As co-chair of the Baltimore City Green Party and the communications director for the Franca Muller Paz Baltimore City Council campaign, respectively, we believe the best way to hold the Maryland Democratic Party accountable to the left-wing of its own base is to build the Maryland Green Party in a way that straddles the left inside of it, while bringing people to the left of it ideologically and below it on a grass-roots level into the electoral process.

This work has yielded some small affirmations over the last four years, including the defection of outgoing state Del. Shane Robinson to the Green Party to become the first Green in the General Assembly in 2018, the election of the Rev. Annie Chambers to the HUD Resident Advisory Board in Baltimore City in 2017, new electoral highwater marks in the 2016, 2018, and 2020, and increasing influence in both legislative advocacy and grass-roots community organizing.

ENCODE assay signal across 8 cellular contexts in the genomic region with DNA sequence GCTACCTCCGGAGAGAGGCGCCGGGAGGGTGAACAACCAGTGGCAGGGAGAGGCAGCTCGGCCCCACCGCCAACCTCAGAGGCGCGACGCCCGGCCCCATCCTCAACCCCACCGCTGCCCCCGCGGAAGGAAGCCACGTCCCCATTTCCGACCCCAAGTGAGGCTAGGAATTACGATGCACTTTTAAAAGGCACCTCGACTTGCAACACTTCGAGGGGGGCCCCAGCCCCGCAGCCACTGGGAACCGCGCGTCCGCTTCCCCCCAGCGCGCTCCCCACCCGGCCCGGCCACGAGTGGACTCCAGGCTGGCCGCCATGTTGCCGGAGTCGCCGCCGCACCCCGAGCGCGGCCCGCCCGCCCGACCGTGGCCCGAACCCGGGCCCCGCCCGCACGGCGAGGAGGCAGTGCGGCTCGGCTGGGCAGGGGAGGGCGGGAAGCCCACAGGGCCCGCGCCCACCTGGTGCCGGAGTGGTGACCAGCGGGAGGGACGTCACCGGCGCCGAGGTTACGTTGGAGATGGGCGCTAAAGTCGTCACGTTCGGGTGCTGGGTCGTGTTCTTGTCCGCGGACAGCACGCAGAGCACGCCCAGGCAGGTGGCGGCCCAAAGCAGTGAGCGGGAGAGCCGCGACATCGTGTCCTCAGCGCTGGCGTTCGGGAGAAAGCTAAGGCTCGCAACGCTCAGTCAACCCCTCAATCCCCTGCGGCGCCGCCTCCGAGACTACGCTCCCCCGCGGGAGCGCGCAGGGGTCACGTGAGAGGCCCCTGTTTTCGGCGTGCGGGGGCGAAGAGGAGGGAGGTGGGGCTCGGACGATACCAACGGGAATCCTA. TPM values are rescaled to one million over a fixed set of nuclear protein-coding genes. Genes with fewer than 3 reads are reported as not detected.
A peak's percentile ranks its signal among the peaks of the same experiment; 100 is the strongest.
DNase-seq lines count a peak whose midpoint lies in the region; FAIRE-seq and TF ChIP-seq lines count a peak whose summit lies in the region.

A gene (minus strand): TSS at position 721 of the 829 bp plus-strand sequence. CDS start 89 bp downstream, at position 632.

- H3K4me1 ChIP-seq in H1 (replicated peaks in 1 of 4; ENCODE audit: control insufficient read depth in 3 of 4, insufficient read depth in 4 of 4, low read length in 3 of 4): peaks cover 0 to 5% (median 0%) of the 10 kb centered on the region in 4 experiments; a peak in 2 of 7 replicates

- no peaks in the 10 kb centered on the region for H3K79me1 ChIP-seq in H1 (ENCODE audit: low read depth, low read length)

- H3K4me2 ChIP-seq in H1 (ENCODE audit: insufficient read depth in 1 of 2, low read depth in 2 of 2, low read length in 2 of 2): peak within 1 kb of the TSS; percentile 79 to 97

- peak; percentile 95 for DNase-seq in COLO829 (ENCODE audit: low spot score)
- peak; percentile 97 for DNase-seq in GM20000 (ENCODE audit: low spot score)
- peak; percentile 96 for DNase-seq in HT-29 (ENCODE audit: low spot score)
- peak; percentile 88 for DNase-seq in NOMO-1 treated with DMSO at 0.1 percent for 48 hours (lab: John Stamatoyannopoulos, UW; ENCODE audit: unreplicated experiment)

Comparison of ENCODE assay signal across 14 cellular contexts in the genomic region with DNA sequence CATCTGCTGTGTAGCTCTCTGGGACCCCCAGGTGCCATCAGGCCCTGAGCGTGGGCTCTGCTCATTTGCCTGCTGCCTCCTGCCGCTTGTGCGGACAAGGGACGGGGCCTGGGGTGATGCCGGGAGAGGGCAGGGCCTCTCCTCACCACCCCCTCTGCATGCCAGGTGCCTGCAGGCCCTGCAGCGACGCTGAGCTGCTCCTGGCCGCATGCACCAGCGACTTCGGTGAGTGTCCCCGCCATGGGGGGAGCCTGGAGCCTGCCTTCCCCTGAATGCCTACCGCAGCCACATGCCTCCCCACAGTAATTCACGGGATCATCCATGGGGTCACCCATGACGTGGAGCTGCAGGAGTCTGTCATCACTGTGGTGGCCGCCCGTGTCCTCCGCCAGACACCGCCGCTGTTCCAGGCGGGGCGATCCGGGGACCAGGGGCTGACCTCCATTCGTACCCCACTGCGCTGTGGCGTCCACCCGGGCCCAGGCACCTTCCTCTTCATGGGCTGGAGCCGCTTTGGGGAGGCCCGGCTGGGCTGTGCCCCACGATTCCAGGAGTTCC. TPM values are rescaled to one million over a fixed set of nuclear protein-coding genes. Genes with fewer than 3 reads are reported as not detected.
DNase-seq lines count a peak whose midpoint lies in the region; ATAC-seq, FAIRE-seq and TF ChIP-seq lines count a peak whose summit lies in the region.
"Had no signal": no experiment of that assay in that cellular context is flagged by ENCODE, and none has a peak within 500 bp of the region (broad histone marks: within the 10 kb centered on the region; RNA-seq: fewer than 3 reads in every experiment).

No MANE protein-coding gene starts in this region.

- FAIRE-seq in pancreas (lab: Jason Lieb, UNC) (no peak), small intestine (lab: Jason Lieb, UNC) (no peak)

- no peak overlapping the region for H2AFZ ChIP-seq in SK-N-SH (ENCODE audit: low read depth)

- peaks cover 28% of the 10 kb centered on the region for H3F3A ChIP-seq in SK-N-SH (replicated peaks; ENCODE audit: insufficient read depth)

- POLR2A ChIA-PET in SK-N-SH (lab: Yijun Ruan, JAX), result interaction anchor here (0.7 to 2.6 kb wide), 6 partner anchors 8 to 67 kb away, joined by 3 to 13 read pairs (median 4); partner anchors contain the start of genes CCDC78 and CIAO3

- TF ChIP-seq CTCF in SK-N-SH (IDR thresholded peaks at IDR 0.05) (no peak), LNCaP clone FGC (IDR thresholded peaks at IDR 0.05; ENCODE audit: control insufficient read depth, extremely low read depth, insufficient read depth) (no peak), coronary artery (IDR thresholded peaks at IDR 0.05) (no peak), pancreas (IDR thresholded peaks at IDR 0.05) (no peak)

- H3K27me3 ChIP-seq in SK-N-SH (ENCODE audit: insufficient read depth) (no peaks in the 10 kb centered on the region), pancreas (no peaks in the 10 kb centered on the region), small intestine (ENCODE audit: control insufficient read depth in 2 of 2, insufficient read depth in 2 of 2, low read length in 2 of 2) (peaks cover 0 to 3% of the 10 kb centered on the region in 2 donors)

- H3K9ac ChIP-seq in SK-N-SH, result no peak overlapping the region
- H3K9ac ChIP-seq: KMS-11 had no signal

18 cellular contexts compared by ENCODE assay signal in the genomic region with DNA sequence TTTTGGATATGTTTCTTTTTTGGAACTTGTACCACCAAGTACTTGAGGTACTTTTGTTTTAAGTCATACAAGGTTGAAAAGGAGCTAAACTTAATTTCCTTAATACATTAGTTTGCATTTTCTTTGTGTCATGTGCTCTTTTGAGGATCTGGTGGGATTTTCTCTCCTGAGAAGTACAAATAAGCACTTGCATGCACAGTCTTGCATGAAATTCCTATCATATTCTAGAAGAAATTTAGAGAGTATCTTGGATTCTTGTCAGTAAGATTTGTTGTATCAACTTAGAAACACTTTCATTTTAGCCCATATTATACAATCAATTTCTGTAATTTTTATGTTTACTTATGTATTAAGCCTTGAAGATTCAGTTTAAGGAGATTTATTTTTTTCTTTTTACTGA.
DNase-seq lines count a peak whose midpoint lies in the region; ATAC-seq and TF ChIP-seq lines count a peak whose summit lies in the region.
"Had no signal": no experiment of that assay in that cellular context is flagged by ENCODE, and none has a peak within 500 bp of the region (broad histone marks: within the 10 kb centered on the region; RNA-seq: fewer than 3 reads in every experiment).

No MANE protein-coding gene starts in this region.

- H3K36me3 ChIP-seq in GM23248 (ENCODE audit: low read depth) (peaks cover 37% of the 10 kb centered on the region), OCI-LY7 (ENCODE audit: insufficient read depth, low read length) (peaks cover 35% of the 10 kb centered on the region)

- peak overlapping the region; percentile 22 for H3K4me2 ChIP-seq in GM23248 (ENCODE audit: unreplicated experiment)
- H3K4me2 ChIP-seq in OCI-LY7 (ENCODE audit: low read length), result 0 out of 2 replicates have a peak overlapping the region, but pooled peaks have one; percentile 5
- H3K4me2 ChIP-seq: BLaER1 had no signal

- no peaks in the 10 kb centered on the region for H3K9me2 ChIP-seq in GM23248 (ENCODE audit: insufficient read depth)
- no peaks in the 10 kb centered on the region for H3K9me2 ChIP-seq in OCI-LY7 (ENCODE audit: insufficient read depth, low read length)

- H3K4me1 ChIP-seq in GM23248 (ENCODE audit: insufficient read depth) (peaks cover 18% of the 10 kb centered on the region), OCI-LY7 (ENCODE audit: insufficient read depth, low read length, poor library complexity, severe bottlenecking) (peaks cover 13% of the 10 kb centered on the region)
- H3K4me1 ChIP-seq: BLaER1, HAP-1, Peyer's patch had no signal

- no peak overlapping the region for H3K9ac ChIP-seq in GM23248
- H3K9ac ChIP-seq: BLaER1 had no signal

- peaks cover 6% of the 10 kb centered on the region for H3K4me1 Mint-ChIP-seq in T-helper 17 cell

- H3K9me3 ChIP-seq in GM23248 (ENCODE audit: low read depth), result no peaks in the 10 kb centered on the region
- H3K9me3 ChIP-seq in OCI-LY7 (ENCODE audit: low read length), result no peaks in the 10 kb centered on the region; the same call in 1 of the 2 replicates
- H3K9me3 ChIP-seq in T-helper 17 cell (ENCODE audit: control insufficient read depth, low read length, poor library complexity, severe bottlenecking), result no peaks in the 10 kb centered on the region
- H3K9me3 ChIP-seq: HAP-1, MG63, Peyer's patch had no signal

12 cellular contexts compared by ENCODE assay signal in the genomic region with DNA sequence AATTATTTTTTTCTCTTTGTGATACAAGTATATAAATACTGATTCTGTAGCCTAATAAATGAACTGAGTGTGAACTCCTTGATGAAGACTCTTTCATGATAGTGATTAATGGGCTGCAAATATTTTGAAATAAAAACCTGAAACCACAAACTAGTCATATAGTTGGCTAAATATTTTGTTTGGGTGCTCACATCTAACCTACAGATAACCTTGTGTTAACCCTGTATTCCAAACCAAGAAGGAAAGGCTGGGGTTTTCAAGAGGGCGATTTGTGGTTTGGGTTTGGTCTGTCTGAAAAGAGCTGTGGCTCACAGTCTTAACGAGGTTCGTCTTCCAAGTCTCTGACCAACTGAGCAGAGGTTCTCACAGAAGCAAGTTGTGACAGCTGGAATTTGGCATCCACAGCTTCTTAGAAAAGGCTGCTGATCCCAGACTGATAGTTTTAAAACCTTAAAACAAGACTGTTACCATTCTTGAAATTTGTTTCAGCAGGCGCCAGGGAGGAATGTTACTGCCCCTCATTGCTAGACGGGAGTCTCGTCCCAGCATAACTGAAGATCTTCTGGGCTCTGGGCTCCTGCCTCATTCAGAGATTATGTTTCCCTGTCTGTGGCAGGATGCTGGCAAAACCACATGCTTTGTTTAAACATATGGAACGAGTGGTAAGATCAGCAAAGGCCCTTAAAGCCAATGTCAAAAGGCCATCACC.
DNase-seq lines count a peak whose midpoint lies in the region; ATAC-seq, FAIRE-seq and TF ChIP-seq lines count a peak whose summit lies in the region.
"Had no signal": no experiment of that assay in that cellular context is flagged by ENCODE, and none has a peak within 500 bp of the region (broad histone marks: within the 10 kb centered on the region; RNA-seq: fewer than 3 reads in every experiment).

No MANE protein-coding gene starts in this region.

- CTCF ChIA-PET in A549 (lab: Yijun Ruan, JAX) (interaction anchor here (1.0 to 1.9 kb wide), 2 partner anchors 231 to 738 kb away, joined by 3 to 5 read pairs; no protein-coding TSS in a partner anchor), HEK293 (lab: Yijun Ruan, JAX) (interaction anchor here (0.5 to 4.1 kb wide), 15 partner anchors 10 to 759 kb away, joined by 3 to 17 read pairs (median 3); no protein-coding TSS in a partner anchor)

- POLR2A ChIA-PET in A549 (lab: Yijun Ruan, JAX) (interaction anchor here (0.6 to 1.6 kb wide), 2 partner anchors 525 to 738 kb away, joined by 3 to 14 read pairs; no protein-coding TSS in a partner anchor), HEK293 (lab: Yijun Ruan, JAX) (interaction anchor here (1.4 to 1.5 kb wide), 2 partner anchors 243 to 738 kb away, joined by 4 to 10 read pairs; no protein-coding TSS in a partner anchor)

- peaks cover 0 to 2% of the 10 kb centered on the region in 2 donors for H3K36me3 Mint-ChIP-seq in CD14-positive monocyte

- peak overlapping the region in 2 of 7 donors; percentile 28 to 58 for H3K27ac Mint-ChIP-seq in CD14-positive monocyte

Paz and reflect

This year, we demonstrated what grass-roots community organizers are capable of in the electoral arena against all odds. Running Franca Muller Paz in District 12 led to the Baltimore City Green Party’s best showing yet in a City Council race.

Not only did this campaign manage to raise nearly $130,000 (over 10% of which came from Green parties and members) from over 1,400 individual donors, but she was endorsed by the Baltimore Metro AFL-CIO Council, the first time a Green candidate has earned this consequential support from organized labor. At least 300 volunteers donated their time and skills to the campaign at some point during its 107 days.

As of the latest count, 4,571 or 35.8% of people in Baltimore’s District 12 voted for her, the best showing by a non-Democrat in a partisan municipal race in the city since Theodore McKeldin returned to the mayoralty after a term as governor in 1962 (go back a couple decades more to find a comparable non-Democratic City Council campaign).

Even though we fell short, the emergence of the Green Party as the second party has changed the political landscape of Baltimore City. Thousands of voters were willing to join this coalition and set aside political affiliation because of what this campaign stood for, and that is a success in itself.

In a majority Democratic city in a solid blue state, most voters write off the general election as a done deal. Franca Muller Paz’s Green campaign made this general election matter. People who were otherwise disillusioned with the political process were activated and in turn inspired others to fight for structural change in Baltimore.